Whether doorstep service delivery affected women's autonomy and status is also unclear. Finding out the answer is important because Bangladesh is a patriarchal society, and Bangladeshi women have a lower status than do women in other Asian countries.11 The low status of women in rural Bangladesh is detrimental to maternal and child health12—a finding that is consistent with research conducted elsewhere in South Asia, showing that women are more likely than men to contract infectious diseases.13
The incorporation of gender equity into sexual and reproductive programs and the consideration of gender effects during program evaluation were emphasized in the International Conference on Population and Development in 1994.14 Consequently, evaluation of the doorstep program shifted from the assessment of its effects on family planning to the measurement of its impact on women's lives. However, studies on the program's social effects have so far reached contradictory conclusions.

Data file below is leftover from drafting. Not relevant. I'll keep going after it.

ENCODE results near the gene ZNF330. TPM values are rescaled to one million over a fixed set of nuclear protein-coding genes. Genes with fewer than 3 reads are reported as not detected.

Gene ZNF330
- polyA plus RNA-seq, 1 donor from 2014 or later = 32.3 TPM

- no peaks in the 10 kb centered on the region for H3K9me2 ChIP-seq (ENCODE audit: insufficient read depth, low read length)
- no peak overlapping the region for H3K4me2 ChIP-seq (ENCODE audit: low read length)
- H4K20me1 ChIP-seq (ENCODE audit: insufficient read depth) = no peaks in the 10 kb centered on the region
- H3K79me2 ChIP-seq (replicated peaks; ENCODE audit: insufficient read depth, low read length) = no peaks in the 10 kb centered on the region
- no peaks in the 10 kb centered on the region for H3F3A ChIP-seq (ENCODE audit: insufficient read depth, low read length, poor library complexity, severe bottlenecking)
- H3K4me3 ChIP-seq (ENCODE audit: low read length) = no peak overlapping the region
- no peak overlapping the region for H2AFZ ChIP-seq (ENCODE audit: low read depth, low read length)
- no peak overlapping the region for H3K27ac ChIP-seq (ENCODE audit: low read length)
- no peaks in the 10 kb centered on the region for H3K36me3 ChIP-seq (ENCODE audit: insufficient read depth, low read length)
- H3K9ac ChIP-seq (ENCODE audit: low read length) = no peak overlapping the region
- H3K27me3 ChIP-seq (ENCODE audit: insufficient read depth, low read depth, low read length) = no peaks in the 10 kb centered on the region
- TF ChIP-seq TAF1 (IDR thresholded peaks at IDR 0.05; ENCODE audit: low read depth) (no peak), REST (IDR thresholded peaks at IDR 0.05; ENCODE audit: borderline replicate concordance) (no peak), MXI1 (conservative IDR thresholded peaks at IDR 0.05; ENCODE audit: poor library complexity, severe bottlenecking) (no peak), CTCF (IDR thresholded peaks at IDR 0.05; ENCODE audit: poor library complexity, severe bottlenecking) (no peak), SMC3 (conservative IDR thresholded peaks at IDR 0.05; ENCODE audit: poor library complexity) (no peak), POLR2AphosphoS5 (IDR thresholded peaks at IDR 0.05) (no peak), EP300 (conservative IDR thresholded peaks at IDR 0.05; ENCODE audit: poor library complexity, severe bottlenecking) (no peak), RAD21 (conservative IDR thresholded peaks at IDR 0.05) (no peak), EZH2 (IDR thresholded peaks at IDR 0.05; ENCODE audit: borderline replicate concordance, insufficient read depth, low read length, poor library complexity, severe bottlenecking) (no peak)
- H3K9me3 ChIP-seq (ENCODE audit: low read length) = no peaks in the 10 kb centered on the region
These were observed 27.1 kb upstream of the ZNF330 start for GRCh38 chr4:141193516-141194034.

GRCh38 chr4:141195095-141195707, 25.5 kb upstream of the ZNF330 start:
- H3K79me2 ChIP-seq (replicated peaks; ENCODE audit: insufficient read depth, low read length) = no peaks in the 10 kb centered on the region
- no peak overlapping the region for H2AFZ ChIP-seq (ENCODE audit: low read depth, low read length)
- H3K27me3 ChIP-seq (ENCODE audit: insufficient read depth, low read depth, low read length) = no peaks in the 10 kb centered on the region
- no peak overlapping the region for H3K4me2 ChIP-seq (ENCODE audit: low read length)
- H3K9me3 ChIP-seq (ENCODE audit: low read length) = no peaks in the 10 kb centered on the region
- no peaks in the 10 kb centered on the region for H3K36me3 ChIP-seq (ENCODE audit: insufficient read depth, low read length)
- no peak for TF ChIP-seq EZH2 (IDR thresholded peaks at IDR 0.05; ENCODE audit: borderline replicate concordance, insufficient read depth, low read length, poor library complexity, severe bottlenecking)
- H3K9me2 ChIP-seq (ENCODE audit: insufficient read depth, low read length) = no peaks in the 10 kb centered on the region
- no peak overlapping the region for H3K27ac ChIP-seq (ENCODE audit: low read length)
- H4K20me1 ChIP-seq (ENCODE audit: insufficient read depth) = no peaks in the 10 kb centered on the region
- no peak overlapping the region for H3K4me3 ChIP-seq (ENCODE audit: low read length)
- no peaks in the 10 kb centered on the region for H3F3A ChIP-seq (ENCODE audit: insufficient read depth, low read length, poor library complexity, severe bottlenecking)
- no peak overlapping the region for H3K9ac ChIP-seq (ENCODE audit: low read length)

A qualitative study conducted by Simmons and colleagues15 in the Matlab project area concluded that doorstep delivery of services enhanced women's status. For example, family welfare assistants benefited directly from receiving cash wages, and indirectly from gaining mobility, prestige and authority from their work. In turn, the large-scale deployment of female family planning workers changed people's perceptions of women's roles: Every hamlet in Bangladesh had a family welfare assistant acting as household visitor, adviser and confidante, clearly showing that women were employable, mobile, socially gregarious and autonomous, without depending on male partners or the extended family. Young female clients were particularly influenced by encounters with family welfare assistants. The program was thus characterized as having a "beyond-supply" social effect:16 In addition to helping clients achieve control over their fertility—and therefore their lives17—doorstep delivery provided benefits extending beyond those arising from the receipt of family planning services.